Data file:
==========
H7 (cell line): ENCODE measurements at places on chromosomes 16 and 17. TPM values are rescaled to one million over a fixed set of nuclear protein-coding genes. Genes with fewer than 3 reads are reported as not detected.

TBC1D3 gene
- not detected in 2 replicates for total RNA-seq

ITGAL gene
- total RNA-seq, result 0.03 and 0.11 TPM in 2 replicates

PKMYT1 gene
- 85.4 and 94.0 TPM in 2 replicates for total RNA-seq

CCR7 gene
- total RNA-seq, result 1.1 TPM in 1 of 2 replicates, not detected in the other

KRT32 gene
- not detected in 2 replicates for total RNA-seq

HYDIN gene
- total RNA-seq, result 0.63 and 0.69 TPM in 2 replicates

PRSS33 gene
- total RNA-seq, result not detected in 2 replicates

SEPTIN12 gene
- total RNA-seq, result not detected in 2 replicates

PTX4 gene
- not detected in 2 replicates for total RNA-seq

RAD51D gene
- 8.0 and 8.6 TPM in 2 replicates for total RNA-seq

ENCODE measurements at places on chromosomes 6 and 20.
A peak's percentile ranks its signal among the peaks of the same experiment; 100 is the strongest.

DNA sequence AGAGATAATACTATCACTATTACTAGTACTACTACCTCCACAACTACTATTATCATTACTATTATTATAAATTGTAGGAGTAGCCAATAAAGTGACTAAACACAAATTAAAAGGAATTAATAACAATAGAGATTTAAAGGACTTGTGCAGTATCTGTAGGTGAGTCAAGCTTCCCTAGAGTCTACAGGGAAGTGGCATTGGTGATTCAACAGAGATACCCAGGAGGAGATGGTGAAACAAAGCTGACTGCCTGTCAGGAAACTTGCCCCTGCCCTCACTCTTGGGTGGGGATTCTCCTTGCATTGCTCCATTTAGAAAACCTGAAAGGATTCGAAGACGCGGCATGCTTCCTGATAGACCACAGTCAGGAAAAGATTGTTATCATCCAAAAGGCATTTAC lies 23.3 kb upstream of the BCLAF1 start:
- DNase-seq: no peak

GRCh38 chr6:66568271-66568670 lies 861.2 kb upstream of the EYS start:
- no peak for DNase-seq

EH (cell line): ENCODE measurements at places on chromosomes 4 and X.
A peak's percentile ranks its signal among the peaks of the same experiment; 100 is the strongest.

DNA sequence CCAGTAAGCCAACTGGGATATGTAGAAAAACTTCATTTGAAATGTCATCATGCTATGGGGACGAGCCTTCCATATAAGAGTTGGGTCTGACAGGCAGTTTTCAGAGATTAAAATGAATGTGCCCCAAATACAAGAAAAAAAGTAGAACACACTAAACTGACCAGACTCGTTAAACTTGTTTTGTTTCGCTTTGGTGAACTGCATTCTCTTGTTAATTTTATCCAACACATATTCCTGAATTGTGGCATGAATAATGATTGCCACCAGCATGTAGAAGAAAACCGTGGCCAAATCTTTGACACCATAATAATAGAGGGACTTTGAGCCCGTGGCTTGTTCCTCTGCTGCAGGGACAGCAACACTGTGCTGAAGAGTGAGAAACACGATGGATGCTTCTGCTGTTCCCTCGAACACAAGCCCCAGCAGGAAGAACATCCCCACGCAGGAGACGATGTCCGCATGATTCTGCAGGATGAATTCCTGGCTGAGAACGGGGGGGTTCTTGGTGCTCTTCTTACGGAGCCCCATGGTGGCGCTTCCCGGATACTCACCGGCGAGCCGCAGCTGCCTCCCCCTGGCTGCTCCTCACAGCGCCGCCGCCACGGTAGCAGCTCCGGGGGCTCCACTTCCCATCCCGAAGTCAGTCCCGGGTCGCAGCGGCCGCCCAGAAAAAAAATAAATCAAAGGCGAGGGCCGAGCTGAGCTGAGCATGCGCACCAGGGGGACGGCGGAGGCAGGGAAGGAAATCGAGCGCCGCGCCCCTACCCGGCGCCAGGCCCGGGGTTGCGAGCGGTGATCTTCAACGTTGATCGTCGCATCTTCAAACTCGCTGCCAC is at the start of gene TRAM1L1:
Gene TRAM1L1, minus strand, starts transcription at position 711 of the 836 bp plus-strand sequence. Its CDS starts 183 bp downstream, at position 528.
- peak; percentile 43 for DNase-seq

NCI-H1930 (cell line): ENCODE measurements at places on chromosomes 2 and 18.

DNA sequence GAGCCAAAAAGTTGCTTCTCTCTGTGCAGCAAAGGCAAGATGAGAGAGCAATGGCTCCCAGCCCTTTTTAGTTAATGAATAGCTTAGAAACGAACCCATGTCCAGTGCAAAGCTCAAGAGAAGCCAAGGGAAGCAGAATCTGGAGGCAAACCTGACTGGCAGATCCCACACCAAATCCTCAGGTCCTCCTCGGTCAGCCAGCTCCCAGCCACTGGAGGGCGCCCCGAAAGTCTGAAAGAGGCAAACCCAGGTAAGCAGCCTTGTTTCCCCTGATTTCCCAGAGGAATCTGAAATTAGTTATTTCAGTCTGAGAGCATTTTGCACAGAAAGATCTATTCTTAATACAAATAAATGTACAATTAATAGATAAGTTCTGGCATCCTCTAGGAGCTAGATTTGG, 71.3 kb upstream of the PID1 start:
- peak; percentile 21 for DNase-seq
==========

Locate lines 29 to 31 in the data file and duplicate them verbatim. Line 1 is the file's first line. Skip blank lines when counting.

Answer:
A peak's percentile ranks its signal among the peaks of the same experiment; 100 is the strongest.

DNA sequence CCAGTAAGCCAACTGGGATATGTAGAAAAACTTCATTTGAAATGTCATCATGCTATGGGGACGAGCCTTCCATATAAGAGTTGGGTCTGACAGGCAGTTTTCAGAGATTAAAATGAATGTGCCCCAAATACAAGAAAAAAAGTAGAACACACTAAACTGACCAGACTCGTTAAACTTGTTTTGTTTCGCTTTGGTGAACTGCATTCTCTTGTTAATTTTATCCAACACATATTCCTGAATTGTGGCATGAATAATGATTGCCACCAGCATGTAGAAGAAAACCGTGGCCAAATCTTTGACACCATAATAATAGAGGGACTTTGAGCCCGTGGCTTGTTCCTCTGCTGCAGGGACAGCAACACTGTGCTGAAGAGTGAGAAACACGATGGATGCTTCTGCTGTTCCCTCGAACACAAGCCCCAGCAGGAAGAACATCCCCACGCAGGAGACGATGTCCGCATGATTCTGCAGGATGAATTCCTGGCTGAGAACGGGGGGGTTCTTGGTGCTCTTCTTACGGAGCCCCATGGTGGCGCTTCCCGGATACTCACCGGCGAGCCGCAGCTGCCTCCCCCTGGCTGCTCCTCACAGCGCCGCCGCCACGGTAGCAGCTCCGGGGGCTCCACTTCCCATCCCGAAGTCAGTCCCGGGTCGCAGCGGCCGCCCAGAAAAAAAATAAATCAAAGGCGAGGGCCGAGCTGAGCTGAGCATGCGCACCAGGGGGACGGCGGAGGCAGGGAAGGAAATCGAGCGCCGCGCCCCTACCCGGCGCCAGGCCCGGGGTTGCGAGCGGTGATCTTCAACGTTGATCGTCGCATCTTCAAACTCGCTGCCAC is at the start of gene TRAM1L1:
Gene TRAM1L1, minus strand, starts transcription at position 711 of the 836 bp plus-strand sequence. Its CDS starts 183 bp downstream, at position 528.